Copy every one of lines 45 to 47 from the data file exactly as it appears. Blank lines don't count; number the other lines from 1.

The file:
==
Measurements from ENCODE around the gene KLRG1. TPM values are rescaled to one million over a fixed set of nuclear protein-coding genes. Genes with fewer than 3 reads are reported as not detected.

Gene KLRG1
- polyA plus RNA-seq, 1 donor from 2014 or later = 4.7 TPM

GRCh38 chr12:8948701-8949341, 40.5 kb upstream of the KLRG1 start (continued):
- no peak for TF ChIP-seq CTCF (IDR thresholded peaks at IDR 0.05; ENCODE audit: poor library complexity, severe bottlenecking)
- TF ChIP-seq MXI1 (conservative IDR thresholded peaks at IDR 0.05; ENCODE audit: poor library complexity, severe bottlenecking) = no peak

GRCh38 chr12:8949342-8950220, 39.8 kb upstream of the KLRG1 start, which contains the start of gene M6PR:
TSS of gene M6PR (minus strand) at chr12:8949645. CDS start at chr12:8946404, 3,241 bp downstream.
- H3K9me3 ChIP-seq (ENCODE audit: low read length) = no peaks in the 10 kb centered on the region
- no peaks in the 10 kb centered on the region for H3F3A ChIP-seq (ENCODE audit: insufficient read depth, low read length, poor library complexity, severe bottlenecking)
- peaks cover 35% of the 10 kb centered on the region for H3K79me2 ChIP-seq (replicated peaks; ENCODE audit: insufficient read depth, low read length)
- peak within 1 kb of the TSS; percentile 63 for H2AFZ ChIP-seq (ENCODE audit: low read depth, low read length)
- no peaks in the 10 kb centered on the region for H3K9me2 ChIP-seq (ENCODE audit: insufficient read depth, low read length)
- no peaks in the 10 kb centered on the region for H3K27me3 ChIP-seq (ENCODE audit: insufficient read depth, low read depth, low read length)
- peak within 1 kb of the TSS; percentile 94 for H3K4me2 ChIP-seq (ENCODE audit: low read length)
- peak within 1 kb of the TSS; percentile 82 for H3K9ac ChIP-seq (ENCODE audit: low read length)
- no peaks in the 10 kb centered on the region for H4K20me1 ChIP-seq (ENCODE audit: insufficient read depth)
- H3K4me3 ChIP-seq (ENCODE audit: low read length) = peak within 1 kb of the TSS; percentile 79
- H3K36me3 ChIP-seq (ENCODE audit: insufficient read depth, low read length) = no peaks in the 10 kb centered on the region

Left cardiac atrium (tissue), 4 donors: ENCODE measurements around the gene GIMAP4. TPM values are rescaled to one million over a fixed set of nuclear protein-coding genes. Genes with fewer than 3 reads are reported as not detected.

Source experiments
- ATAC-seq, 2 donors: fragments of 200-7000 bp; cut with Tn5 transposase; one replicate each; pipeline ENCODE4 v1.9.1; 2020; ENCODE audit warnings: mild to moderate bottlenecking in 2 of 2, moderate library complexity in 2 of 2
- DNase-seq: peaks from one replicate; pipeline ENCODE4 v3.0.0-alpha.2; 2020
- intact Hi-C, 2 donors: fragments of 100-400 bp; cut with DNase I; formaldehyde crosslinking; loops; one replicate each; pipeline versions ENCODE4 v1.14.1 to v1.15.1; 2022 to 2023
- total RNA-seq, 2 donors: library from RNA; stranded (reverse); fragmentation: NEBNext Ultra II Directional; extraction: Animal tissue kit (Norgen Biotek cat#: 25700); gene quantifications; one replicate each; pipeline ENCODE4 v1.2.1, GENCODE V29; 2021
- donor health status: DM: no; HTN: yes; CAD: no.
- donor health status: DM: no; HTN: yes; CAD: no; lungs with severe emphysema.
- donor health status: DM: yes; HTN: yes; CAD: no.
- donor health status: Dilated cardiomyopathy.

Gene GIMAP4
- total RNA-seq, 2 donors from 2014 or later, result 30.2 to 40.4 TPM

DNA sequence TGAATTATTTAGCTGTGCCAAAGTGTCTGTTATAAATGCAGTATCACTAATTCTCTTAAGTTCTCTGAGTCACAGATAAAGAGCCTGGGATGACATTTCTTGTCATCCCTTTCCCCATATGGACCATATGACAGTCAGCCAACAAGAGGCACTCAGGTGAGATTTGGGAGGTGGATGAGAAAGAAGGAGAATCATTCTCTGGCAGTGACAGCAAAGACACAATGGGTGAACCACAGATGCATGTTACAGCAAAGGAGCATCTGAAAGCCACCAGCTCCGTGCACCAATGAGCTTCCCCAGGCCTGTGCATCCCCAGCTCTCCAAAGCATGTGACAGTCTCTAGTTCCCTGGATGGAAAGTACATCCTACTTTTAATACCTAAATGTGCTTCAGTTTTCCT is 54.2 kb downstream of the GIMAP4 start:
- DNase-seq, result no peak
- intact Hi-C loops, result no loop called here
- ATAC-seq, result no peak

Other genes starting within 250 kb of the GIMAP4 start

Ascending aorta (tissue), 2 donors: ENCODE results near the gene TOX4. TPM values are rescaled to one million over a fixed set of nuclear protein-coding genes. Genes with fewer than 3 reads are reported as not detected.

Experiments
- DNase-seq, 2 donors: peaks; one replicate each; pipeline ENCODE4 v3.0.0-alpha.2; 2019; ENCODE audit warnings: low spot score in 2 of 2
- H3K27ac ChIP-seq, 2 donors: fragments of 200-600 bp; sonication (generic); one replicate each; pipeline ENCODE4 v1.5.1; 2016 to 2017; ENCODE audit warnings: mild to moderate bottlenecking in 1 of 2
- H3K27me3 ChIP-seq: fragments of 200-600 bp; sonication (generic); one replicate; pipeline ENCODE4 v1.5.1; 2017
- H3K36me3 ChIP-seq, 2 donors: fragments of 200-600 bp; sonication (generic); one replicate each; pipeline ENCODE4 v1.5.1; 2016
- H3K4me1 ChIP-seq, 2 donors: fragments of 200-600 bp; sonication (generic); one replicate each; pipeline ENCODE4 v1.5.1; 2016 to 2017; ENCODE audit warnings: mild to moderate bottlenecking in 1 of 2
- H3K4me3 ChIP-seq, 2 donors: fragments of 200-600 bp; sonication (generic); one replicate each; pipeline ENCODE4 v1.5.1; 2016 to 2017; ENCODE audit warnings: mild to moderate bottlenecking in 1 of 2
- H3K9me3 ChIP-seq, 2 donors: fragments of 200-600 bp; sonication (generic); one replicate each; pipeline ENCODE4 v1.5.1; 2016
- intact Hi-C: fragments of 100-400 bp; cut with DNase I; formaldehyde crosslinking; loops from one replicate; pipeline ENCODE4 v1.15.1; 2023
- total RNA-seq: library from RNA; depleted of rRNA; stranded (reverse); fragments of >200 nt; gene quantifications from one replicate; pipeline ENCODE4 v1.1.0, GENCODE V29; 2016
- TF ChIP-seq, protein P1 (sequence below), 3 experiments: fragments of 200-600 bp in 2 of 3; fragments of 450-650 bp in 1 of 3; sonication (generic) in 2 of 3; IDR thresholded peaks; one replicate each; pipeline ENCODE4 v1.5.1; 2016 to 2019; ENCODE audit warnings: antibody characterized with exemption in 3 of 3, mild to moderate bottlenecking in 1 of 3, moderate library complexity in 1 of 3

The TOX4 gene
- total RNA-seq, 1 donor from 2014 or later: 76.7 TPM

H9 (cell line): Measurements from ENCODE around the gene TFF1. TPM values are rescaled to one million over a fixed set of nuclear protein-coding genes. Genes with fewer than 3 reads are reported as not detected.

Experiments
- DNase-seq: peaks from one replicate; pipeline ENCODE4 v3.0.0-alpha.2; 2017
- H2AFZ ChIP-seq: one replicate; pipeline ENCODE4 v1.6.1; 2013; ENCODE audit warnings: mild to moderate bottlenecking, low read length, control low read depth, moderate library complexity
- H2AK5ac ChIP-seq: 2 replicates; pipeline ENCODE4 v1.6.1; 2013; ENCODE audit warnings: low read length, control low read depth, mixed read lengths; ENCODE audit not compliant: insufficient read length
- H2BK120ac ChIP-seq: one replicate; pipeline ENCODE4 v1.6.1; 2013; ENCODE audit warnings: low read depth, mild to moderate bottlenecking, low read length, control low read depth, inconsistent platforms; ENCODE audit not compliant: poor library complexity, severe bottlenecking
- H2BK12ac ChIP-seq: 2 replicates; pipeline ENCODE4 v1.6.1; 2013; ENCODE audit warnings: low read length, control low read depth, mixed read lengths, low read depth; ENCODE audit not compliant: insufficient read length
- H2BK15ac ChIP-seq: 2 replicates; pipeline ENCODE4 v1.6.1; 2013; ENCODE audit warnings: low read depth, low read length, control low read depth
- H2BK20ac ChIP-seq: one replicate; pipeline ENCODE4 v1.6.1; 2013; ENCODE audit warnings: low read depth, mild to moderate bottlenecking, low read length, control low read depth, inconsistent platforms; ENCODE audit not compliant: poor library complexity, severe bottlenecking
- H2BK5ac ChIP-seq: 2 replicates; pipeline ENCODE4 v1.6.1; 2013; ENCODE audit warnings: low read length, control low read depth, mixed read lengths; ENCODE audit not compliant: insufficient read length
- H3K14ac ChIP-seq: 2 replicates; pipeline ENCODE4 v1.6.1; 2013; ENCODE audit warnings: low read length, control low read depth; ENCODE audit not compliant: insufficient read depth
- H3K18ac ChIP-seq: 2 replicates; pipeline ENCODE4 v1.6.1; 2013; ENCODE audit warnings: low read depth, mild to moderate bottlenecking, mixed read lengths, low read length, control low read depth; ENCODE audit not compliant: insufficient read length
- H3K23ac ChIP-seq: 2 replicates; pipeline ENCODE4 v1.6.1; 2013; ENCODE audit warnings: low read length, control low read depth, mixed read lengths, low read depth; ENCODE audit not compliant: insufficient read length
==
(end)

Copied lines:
- H3K9me3 ChIP-seq, 2 donors: fragments of 200-600 bp; sonication (generic); one replicate each; pipeline ENCODE4 v1.5.1; 2016
- intact Hi-C: fragments of 100-400 bp; cut with DNase I; formaldehyde crosslinking; loops from one replicate; pipeline ENCODE4 v1.15.1; 2023
- total RNA-seq: library from RNA; depleted of rRNA; stranded (reverse); fragments of >200 nt; gene quantifications from one replicate; pipeline ENCODE4 v1.1.0, GENCODE V29; 2016